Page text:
The survey instrument consisted of 46 questions; twenty questions from the Dietary Health Questionnaire II (DHQII) measured green vegetable and red meat intake over the previous 30 days [23, 24]. Red meat questions included intake of red meat (beef, pork, and lamb) and processed meats (bacon, sausages, deli meats, etc.).Three additional previously validated Meat Module Questionnaire (MMQ) questions developed to assess exposure to HCA and PAH were added regarding the preferred meat temperatures for burgers, steak, and bacon . Temperature was an alternate measure of these carcinogens in meats and determined to be most prevalent in burgers, steak, and bacon during the National Cancer Institute’s development of this survey. The DHCCBS was developed to analyze health behaviors and attitudes towards CC using HBM domains. Two attention check questions (e.g., answer two times per week to this question) were included to validate survey responses. The remaining 8 questions on the survey assessed demographic and anthropometric information (gender, age, education, marital status, height, and weight).
2.2. Scoring of the Instrument
DHQ II answers assessing frequency of meat and vegetable intake were never, 1 time in the past month, 2-3 times in the past month, 1 time per week, 2 times per week, 3-4 times per week, 5-6 times per week, 1 time per day, and 2 or more times per day. Serving sizes were multiplied by their respective daily frequencies of consumption (0, 0.033, 0.083, 0.143, 0.285, 0.5, 0.785, 1.0, and 2.0) to estimate serving sizes. Amounts consumed were converted into cooked cup equivalents for GLV and ounce equivalents for RM and then multiplied by 7 to be reported as weekly consumption amounts.
The DHCCBS consisted of questions from the following HBM domains: one susceptibility question, two severity questions, two barrier questions, three benefits questions, and four cues to action questions. Each question was answered on a 5-point Likert scale, strongly disagree, disagree, neither agree nor disagree, agree, strongly agree, and scored as 1, 2, 3, 4, and 5, respectively.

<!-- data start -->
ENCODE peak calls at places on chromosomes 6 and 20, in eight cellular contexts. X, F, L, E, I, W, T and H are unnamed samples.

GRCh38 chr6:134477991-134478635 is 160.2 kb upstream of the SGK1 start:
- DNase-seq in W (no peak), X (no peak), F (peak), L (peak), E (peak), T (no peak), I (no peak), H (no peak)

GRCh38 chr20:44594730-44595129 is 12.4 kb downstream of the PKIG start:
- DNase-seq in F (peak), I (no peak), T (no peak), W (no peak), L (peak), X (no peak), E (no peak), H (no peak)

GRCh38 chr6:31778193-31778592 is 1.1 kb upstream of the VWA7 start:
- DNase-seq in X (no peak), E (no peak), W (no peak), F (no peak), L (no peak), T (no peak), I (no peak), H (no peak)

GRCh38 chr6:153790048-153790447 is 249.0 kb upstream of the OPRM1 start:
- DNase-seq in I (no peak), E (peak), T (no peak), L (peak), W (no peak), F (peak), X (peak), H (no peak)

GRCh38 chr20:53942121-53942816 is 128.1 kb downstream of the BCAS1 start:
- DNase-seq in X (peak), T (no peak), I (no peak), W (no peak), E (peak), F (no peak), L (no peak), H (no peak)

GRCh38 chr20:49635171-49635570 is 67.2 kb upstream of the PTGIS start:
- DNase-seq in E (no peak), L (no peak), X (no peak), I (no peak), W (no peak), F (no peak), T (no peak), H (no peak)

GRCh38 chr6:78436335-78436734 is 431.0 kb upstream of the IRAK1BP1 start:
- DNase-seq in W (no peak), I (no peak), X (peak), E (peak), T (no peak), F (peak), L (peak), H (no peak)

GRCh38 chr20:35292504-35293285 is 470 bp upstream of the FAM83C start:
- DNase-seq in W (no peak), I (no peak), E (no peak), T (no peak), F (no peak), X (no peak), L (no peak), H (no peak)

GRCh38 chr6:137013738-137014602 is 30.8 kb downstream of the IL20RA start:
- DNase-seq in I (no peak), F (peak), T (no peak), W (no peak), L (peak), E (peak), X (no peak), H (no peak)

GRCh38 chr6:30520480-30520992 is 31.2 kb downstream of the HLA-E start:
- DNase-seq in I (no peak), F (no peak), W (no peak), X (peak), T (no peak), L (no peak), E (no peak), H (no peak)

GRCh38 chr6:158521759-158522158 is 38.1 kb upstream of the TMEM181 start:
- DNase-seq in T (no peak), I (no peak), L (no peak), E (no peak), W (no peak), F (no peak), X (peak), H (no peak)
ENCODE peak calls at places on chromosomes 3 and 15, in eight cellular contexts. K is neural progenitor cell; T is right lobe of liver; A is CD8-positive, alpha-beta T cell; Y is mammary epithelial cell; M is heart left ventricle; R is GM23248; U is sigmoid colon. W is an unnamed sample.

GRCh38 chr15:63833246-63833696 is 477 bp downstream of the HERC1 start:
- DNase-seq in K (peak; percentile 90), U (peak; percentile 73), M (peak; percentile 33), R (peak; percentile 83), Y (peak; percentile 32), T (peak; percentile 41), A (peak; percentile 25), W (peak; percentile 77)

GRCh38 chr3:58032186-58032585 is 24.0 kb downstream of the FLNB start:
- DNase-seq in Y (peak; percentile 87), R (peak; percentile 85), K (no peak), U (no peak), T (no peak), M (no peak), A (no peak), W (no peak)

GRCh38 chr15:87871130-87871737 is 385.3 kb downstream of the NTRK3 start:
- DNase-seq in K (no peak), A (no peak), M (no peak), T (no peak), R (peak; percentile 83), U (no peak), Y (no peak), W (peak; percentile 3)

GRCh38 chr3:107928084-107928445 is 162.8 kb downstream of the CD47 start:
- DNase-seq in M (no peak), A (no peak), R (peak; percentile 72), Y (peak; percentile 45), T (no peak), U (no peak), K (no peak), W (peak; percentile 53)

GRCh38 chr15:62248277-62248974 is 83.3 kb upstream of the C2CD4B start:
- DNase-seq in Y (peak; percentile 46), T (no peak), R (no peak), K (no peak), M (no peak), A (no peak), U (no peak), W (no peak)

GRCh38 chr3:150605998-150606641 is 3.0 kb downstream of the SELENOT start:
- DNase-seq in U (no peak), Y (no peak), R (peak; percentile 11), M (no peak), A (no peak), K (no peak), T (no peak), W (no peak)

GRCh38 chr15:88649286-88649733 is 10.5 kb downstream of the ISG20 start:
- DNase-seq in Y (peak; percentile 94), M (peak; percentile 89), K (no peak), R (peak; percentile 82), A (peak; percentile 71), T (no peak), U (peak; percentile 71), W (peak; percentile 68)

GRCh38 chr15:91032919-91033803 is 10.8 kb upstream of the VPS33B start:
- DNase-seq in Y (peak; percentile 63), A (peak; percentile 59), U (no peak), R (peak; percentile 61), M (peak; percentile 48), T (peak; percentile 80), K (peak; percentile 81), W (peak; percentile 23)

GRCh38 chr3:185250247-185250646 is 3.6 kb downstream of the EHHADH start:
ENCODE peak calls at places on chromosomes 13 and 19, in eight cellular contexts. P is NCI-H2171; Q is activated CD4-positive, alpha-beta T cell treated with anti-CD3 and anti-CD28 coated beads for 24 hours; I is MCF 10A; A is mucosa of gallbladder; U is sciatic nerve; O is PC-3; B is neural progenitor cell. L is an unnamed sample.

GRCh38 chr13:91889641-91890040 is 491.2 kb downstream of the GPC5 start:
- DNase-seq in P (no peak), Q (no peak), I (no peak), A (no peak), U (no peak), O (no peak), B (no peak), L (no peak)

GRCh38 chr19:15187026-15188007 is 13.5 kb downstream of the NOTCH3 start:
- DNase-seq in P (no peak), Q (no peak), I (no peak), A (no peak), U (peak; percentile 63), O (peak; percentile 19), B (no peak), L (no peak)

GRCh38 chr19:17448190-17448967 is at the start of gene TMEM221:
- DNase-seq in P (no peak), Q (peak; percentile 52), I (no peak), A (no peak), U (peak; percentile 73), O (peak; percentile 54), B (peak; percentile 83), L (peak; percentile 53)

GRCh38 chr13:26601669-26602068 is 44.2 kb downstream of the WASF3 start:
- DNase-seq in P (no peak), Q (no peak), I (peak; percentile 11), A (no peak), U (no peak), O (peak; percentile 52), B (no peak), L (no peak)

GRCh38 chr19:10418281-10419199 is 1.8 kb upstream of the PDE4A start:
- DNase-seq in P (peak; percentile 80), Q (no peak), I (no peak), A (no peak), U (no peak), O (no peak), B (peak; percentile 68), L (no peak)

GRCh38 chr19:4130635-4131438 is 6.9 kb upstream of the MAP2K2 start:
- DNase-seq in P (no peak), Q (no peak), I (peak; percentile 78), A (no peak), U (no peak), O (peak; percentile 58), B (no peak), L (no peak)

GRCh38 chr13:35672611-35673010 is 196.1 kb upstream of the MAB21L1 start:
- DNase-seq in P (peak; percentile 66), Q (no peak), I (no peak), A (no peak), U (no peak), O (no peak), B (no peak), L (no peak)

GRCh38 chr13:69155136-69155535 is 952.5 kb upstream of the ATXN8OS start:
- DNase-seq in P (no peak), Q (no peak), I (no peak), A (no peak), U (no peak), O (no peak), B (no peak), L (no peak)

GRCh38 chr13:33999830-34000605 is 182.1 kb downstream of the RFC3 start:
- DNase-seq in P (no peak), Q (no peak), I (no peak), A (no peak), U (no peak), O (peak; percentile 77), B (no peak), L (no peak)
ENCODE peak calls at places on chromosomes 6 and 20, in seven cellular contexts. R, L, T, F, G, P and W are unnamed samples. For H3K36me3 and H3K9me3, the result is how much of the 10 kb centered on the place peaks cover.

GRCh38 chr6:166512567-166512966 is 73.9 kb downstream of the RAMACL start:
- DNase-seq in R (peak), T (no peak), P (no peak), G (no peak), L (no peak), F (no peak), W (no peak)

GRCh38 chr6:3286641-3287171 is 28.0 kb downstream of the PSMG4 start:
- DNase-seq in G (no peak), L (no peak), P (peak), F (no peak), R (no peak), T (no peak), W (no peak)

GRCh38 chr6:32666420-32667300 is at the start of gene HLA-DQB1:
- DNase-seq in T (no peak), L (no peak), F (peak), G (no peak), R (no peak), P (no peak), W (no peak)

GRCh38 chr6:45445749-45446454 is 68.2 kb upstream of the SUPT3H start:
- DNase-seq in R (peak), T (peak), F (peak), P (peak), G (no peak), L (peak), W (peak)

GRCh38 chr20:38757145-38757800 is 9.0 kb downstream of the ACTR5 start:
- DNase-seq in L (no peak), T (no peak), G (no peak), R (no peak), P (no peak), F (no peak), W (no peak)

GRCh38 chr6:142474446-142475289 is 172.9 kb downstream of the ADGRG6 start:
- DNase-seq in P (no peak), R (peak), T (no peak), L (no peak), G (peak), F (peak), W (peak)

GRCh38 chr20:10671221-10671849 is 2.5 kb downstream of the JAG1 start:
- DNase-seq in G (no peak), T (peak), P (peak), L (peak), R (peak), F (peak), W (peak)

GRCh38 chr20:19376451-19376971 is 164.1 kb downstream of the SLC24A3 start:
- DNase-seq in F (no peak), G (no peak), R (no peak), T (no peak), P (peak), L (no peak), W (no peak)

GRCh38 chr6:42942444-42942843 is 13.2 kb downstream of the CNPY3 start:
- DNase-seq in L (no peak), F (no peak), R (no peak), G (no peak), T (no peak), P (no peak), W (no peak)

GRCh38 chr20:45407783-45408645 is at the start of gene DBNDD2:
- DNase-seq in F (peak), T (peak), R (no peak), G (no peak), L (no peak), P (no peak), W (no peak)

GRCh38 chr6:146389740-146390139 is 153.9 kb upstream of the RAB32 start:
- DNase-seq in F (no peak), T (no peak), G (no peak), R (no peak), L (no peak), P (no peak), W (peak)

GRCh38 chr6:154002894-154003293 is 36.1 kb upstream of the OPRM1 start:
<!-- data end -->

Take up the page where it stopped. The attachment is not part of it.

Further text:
Approval was granted for this study through Auburn University’s Institutional Review Board. Participants were informed about confidentiality and their right to discontinue at any time prior to completing the survey. Consent was inferred after reading the IRB information letter and the survey commenced.
Participants were recruited in May 2018 through the online portal Amazon Mechanical Turk to complete the survey instrument. The survey was administered through Qualtrics, and participants were compensated $0.50 upon completion of a valid survey.
2.4. Statistical Analysis
The sample size for this study was determined using the widely cited rule of thumb suggesting a 1:10 variable to subject ratio . Additional consideration for collecting a large enough sample from respondents in the southeastern United States led to a target sample size of 1000. For test-retest reliability, the HBM items in the retest were scored and summated as a total score. A Pearson correlation coefficient of 0.6 or greater was considered acceptable.
Instrument validity was determined through exploratory factor analysis. Any factor with an eigenvalue greater than 1.00 was considered significant. Confirmatory factor analysis evaluated factor groupings within the HBM. Varimax rotation was used to determine the extracted factors, and factor loading level was acceptable if it had a score ≥ 0.4.
Exploratory analyses were conducted to assess relationships between DHCCBS questions and RM and GLV intake between genders. Independent sample t-tests were used to compare RM and GLV intake and DHCCBS responses between genders. Individual barrier questions and RM and GLV consumption were compared using one-way analysis of variance for each gender; post hoc analyses between barrier question responses were assessed with Bonferroni correction for multiple comparisons. Results were considered significant with a p value of less than 0.05.
A total of 1075 surveys were completed. After exclusions for incorrect attention check questions answers (n=67), duplicate survey attempts (n=15), and incorrect mTurk codes (n=3), 990 surveys were deemed valid. Of the 990 participants, 52.7% were female, 40.5% were single, 79.6% were white, and 54.4% had at least a Bachelor’s Degree (Table 1).
Exploratory factor analysis was used to assess HBM validity. Each factor corresponded to the questions within each domain, thus validating the construct of domain questions. The loading scale scores were 0.916, 0.847, 0.662, and 0.773 for severity, benefits, barriers, and cues to action, respectively. The Cronbach’s alpha coefficient scores were 0.845, 0.704, 0.478, and 0.778 for severity, benefits, barriers, and cues to action, respectively. Test re-test reliability was assessed by providing respondents the opportunity to complete the HBM questions two weeks after completion of the DHCCBS; correlation between 47 valid retests and the respondents’ original responses deemed that reliability was acceptable (r = 0.697, p = 5.22x10−8).